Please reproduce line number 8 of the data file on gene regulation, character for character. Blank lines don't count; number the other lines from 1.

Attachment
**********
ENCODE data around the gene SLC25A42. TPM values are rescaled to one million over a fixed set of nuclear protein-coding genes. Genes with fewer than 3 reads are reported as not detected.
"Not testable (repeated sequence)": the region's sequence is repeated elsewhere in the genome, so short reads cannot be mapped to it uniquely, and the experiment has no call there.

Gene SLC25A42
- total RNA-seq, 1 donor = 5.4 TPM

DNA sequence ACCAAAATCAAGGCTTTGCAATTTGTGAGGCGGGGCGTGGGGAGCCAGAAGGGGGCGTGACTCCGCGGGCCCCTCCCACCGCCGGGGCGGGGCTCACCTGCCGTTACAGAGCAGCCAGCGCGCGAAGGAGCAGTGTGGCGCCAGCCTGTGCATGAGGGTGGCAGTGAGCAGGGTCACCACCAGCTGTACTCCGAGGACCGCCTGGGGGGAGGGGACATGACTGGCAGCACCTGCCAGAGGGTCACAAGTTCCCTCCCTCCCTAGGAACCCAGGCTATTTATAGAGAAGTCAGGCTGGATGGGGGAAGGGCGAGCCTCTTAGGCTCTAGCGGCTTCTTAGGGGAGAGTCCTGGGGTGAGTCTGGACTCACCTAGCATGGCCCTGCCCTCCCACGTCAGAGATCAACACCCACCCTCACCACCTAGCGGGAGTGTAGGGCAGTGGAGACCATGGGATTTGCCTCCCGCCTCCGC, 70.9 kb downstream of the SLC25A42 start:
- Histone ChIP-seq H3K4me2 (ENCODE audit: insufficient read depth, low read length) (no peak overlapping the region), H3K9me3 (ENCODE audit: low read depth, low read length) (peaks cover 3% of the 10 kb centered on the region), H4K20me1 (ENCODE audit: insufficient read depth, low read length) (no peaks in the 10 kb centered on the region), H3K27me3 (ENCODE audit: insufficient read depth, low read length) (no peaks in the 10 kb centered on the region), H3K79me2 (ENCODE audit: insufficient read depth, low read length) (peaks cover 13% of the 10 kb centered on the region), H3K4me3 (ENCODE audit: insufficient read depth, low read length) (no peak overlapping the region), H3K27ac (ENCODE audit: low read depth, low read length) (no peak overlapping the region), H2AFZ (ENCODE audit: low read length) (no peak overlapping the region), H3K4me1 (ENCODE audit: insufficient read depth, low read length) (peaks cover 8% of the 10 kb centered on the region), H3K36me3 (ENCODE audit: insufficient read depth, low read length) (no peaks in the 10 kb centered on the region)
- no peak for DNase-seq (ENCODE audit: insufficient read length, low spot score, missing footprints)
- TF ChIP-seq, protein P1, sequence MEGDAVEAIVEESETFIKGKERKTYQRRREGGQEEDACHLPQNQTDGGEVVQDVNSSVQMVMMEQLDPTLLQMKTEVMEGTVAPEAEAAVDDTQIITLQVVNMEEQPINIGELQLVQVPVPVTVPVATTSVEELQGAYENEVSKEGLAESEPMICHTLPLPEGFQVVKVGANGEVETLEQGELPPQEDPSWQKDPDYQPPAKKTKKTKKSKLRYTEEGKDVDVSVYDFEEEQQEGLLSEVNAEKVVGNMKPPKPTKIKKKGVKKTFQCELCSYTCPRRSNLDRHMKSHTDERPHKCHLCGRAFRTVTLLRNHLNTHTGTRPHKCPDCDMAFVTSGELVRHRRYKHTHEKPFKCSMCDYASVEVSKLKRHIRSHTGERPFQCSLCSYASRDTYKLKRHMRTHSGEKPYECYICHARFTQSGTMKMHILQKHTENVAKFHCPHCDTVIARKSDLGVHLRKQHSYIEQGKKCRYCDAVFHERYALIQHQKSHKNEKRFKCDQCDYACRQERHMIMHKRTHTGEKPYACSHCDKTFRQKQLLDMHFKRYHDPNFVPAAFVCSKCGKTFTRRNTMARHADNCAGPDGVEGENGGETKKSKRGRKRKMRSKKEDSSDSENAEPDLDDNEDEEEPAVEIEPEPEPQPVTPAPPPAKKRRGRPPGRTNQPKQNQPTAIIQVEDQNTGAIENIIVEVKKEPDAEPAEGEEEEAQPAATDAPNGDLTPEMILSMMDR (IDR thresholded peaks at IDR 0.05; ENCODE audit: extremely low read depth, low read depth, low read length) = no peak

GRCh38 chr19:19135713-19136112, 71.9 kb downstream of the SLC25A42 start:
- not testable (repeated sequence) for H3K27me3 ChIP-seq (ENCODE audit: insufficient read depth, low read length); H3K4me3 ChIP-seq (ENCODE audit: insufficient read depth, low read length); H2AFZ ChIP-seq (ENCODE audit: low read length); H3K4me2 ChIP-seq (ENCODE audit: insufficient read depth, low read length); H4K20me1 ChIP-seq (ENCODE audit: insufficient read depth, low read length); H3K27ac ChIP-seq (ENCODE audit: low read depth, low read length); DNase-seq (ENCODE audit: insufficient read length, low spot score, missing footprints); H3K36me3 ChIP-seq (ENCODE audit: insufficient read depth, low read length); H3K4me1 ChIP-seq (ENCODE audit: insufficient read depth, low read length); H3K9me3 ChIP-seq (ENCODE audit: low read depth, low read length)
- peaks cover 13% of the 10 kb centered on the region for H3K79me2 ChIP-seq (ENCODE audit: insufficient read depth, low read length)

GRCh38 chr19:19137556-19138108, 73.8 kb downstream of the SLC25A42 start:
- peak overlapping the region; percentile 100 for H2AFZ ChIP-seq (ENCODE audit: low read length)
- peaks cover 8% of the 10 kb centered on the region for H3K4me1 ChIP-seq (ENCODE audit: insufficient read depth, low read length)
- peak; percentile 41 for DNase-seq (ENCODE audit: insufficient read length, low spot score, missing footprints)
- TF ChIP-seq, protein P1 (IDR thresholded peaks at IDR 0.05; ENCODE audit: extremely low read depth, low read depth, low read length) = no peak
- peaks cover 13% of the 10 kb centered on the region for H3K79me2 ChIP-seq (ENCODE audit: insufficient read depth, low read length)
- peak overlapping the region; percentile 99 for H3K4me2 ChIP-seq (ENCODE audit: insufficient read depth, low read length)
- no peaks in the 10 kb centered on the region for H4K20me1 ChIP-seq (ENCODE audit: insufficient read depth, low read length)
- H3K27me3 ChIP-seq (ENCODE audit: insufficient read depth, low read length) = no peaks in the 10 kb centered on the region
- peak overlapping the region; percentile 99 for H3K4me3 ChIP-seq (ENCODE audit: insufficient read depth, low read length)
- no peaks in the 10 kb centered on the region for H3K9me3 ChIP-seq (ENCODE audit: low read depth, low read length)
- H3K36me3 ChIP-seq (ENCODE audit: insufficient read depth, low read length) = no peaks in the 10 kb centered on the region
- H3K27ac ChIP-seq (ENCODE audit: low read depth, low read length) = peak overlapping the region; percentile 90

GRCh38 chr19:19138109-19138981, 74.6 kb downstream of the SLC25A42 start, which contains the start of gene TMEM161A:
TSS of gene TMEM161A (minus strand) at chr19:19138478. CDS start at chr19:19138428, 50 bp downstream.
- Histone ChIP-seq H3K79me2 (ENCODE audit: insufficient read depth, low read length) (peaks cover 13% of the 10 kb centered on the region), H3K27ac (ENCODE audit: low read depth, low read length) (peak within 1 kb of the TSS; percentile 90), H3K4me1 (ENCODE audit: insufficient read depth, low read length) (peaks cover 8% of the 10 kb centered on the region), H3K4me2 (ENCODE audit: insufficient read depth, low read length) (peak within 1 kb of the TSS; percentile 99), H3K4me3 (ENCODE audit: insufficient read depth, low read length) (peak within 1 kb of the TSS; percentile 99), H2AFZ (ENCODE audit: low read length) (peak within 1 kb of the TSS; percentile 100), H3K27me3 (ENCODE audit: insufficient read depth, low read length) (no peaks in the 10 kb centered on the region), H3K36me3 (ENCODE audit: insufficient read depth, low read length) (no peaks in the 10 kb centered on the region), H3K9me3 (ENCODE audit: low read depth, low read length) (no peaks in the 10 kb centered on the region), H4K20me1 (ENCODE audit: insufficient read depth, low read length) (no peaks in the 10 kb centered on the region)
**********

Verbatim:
- TF ChIP-seq, protein P1, sequence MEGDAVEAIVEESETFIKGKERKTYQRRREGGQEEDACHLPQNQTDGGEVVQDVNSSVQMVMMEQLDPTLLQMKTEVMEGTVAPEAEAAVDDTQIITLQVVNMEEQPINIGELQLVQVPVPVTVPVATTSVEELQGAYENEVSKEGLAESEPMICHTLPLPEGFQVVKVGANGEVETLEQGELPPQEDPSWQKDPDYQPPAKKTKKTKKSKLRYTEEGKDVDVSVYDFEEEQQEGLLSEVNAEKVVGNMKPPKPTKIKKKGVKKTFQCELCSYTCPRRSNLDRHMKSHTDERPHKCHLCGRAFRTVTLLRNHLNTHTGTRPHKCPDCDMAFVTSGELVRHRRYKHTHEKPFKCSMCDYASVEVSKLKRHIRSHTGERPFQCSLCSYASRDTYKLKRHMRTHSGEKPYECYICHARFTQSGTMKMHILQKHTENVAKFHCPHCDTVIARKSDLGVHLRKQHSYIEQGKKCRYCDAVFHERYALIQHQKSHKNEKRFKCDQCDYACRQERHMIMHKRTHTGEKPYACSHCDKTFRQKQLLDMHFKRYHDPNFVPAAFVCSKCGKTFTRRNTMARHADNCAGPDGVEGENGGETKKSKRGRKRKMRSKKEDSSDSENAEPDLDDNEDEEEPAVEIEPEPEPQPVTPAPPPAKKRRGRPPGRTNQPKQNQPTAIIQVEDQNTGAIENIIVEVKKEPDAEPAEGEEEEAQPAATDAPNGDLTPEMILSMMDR (IDR thresholded peaks at IDR 0.05; ENCODE audit: extremely low read depth, low read depth, low read length) = no peak